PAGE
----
The level of government intervention resulting from the financial crisis has no recent precedent in this country. It was reported by Forbes that the sum of the liabilities assumed by federal authorities during the past six months–from transactions involving mortgage giants Fannie Mae and Freddie Mac, the insurer AIG, investment bank Bear Stearns and 11 failed regional banks–now exceeds 50% of gross domestic product. That’s a scary situation.
The Bush financial-sector rescue plan, which was revised and finally approved by Congress, could push the fiscal deficit in 2009 up to $1.5 trillion. However, many economists believe the eventual scale of government intervention will likely be much larger. At press time, market conditions were continuing to deteriorate with a great deal of uncertainty in every sector of the economy. There are several conclusions, according to Forbes, that can be drawn about the likely course of events:
There was clearly an attack on Bear and Lehman from hedge funds and other financial players who hoped to profit from their demise. The government must investigate the activities of the hedge funds or formulate a strategy for controlling them. Their potential to disrupt markets is evident. Short-selling is a key trading tool and hedging device, and often helps to stabilize markets–but the political backlash will pose major challenges for the hedge fund industry.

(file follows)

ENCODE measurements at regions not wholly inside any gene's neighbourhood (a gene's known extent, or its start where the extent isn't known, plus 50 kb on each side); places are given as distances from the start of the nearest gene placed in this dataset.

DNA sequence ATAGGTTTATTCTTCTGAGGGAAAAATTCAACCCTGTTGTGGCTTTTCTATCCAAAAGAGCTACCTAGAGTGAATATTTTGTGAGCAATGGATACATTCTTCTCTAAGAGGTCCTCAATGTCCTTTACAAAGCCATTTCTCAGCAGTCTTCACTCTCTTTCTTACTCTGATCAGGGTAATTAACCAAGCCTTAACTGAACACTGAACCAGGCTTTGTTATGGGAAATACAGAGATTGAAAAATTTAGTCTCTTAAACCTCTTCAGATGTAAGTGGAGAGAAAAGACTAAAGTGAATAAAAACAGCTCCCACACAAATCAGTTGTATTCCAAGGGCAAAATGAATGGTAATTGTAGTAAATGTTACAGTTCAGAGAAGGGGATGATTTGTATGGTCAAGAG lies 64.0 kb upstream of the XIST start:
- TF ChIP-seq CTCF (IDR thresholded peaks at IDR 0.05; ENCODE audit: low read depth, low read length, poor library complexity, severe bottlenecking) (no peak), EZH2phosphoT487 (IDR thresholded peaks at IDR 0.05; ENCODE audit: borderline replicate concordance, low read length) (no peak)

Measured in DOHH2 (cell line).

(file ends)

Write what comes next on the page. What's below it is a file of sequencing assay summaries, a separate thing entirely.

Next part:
Meanwhile, the debt of the household sector has increased from 60% of GDP during the early 1990s to almost 100% last year. Household borrowing is still positive, but the growth rate has plunged from nearly $1.2 trillion per annum three years ago to just 500 billion dollars. Consumer borrowing actually dropped in September for the first time since 1998 – because of a lack of credit sources – and that’s bad news for the economy. Corporate debt also increased from 53% of GDP during the mid-1990s to over 70% – more bad news. Hopefully, all of this leverage will significantly wind down in 2009.
The current U.S. de-leveraging spiral is more than a mere liquidity crisis: It is systemic, and so far the piecemeal government intervention pursued has largely failed. Using the huge bailout package to recapitalize banks by taking direct equity stakes is a start, but arresting economy-wide de-leveraging will require more major fiscal policy and regulatory responses. The next President and the new Congress must have definite plans to get our nation’s economy back on track and put it on solid ground. I am convinced that Senator Obama will be able to bring capable people into government roles that have the ability and competence to turn things around.
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